A variety of wildlife including endemic rhino-horned and hump-nosed lizards, highland bird species including the Sri Lanka white-eye, dull-blue flycatcher and yellow-eared bulbul are found here and can be seen close to the entrance. Black eagles and Himalayan buzzards are also seen. Horton Plains is one of the few known locations where elusive highland endemics such as the ‘arrenga’ or Sri Lanka whistling thrush and Sri Lanka bush warbler can be observed. It is possible to take a longer walk along the nature trails to a viewpoint known as World’s End with spectacular views of the surrounding countryside. On the walk back you can view the impressive Baker’s Falls in full flow. This takes around three hours and can delay the return to the Bungalow. Enjoy a delectable lunch back at Oliphant Bungalow.
YALA NATIONAL PARK
After an early breakfast at Oliphant Bungalow, proceed to Yala National Park (approximately 4½-hour drive). There will be opportunistic birding spots en route and garganey, lesser whistling-duck, pygmy goose, swamphens, moorhen, pheasant-tailed jacanas and kingfishers should be seen at roadside water bodies. Upon arrival check-in to Wild Coast Tented Lodge in time for a late lunch. Wild Coast, a luxurious tented lodge sits on a deserted beach on the edge of Yala National Park, the leopard hot spot in south eastern Sri Lanka. A bamboo-clad bar and restaurant serves creative daily changing menus, whilst a delicious “picnic tea” forms part of the safari drive experience.
YALA NATIONAL PARK
Today the birders and non-birders set their sights on different experiences.
After a packed breakfast, head to Cape Weligama, a gorgeous village-style environment gazing out to the pristine Indian Ocean (approximately 2½- hour drive).
A great day awaits for both birders and non-birders. Enjoy early morning wildlife viewing from jeeps and birding for wetland species and winter migrants at Bundala National Park (approximately 1-hour drive en route to Weligama). Bundala is Sri Lanka’s first RAMSAR declared wetland comprising brackish lagoons, salt pans, and scrub jungle and is a popular destination for birders. Bundala winter migrants including caspian plover, red-necked phalarope, terek sandpiper, northern pintail, garganey, glossy ibis may be seen. A large number of water birds and resident dry-zone species such as little grebe, watercock, greater thick-knees and yellow-wattled lapwing can be seen year-round at Bundala. Mugger crocodiles and the larger and rarer estuarine crocodile may both be observed and Asian elephant are also encountered here throughout the year in small numbers.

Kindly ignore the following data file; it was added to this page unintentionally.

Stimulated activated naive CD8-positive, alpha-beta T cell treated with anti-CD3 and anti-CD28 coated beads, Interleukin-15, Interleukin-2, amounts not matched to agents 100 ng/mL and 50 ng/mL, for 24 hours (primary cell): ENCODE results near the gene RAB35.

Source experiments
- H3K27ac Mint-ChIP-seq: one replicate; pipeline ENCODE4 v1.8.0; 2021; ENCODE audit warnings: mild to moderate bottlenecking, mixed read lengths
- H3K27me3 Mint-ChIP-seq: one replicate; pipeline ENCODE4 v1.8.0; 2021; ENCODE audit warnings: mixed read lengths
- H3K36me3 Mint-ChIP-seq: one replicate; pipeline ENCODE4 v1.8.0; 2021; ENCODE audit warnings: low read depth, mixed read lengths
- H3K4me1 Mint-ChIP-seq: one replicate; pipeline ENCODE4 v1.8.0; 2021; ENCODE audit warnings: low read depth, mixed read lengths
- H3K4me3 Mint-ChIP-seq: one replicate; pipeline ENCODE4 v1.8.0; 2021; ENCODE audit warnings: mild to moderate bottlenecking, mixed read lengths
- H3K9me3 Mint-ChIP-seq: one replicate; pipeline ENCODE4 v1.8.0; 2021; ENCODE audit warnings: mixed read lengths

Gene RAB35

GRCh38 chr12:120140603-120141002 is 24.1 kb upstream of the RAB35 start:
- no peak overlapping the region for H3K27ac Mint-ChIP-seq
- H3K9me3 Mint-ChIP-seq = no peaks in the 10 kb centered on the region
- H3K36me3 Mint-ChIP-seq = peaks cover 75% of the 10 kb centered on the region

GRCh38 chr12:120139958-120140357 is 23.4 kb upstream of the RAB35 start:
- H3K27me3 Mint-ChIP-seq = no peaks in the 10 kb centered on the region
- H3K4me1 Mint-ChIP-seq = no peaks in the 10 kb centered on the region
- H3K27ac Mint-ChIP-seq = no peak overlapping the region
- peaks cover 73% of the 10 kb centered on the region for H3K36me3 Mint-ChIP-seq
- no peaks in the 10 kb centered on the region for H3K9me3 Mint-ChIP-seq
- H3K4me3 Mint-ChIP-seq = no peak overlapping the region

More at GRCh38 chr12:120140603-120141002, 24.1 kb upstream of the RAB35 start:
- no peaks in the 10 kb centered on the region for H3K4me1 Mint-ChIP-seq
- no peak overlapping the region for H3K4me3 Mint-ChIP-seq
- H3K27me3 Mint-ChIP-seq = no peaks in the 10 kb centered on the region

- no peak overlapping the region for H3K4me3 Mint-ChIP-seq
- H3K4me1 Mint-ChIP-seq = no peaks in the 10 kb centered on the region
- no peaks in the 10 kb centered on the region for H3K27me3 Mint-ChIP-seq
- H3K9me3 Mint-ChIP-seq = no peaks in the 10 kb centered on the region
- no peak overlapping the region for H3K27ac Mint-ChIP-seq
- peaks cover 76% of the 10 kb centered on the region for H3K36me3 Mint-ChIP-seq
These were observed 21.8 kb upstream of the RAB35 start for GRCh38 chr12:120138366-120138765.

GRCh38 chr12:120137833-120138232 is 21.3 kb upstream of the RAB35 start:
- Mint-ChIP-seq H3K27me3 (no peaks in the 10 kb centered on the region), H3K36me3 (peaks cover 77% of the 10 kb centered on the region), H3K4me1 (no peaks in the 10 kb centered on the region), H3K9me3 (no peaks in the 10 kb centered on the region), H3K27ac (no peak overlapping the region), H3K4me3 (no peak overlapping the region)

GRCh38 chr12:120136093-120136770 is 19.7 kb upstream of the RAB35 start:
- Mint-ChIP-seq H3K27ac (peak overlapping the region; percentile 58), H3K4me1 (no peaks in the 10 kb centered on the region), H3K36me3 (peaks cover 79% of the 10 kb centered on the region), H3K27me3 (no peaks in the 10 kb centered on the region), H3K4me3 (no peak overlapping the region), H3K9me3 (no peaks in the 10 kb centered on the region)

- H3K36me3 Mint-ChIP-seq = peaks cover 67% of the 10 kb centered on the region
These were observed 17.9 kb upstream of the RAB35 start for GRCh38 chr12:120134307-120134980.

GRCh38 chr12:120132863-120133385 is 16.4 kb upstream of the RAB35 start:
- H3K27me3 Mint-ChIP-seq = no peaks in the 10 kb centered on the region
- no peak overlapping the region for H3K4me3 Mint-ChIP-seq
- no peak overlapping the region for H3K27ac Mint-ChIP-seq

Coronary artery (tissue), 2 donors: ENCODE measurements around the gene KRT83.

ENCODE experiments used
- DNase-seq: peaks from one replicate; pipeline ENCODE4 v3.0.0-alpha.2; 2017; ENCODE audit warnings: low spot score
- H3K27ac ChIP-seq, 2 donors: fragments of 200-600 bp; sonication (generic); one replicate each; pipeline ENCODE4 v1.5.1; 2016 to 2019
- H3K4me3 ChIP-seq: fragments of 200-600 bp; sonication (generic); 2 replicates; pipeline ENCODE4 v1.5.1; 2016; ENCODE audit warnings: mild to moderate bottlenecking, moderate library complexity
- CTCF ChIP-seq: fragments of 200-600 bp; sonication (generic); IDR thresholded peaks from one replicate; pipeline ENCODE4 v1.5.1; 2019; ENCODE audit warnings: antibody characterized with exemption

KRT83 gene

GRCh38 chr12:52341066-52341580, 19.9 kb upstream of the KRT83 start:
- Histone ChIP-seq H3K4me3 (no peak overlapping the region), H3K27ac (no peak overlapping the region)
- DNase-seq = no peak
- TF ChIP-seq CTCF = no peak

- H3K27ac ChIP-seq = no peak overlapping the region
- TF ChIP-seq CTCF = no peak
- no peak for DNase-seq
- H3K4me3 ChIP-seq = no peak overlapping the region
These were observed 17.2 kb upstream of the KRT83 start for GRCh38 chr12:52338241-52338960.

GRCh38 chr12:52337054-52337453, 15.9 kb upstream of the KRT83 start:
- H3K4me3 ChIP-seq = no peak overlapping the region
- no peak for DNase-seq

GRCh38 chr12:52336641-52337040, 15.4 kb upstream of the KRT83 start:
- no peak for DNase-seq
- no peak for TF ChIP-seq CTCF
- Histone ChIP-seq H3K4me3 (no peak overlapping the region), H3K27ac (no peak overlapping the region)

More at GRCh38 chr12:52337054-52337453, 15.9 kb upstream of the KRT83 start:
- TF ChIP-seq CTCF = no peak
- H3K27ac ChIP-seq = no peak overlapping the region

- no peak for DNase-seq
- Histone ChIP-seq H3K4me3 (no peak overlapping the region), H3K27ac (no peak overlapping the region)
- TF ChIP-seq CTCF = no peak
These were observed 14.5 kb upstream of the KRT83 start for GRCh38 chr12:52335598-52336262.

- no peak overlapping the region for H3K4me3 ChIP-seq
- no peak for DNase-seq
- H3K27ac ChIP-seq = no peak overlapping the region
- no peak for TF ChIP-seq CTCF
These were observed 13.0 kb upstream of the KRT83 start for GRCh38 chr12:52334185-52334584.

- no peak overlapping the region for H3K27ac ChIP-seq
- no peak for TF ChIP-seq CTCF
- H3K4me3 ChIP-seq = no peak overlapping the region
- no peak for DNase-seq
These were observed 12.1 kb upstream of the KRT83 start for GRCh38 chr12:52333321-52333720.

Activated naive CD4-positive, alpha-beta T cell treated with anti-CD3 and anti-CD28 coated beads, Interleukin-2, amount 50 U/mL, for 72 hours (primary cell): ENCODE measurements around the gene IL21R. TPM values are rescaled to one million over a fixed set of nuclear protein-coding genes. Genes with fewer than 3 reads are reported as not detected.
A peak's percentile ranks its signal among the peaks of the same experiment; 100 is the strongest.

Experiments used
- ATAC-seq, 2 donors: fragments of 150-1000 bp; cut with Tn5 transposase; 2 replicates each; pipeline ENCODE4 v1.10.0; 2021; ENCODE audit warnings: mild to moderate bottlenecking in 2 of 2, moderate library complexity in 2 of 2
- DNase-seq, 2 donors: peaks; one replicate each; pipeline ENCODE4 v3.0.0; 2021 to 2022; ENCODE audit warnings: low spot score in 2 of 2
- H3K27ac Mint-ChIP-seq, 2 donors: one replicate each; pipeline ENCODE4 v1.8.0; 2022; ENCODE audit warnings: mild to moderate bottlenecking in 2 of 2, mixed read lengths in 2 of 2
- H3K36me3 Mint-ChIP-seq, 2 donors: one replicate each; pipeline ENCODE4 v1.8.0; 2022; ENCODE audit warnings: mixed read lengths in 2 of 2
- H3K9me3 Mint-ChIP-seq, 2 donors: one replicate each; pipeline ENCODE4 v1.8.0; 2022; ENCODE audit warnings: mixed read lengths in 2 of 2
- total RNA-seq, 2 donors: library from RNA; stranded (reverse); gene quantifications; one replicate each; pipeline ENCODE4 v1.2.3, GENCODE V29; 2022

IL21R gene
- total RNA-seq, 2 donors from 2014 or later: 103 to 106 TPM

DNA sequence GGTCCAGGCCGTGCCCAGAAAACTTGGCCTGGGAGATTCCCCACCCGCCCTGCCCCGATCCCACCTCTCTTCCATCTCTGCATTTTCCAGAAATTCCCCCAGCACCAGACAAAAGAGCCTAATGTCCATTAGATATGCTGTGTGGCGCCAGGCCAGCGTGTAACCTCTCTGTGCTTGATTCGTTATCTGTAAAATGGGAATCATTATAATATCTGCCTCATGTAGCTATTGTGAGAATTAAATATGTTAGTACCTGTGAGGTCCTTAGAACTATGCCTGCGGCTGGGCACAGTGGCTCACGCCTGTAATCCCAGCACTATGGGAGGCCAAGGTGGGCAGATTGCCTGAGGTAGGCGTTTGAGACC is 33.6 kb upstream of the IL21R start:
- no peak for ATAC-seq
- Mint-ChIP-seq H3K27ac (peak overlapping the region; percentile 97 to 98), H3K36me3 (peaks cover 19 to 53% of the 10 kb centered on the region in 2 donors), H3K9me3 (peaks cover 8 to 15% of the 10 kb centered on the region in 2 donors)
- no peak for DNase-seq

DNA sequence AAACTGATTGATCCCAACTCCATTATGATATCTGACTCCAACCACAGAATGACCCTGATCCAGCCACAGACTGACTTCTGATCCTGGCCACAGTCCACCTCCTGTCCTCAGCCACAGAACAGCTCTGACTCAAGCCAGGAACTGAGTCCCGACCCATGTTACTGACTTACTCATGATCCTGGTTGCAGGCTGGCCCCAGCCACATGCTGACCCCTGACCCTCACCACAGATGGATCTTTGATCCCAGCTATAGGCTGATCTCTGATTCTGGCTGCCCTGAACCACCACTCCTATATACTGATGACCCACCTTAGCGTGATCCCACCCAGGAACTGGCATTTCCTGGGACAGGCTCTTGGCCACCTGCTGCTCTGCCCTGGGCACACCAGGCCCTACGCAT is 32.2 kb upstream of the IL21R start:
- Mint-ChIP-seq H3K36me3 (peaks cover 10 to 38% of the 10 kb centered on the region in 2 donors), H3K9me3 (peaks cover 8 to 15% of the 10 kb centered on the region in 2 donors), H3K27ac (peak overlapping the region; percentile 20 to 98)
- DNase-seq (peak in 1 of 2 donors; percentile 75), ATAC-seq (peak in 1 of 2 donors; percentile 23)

Another exciting day ahead for the birders and non-birders. Glide over the deep and enjoy a private whale watching from Mirissa Harbour (approximately 4-hour experience – duration depends on sightings) Sri Lanka is regarded as one of the world’s top locations for watching blue whales, with sightings occurring on most mornings during the season which spans from mid-November through to mid-April. The blue whales are resident to the Indian Ocean and live year-round in these waters and encounters of mother and calves, pairs of males and females are recorded throughout the season. Pods of spinner dolphin are seen on some mornings while sperm whales are occasionally seen. Bryde’s whale, orca, Risso’s dolphin, bottlenose dolphin and striped dolphin are among the other species of cetaceans which are seen a few times each season. Return to Cape Weligama for lunch. Spend the afternoon exploring the fascinating old Dutch Fort in Galle. (approximately 1-hour drive).
Set off on a guided walking tour of the Galle Fort, which was built by the Dutch in 1663. Take a leisurely stroll along the ramparts with its panoramic views at sunset. The once sleepy Galle Fort is now a vibrant and bustling area with a distinctively Mediterranean feel to it and is abuzz with activity. You can explore its narrow streets and laneways bustling with jewellery shops, numerous boutiques, cafes, and family homes.
You will be collected for your departure to the airport for your flight onwards. Flutter a last farewell as your sensational birding adventure comes to an end.
Optional Extension in Colombo available
Please ask us for more details on this itinerary as dates and prices will vary.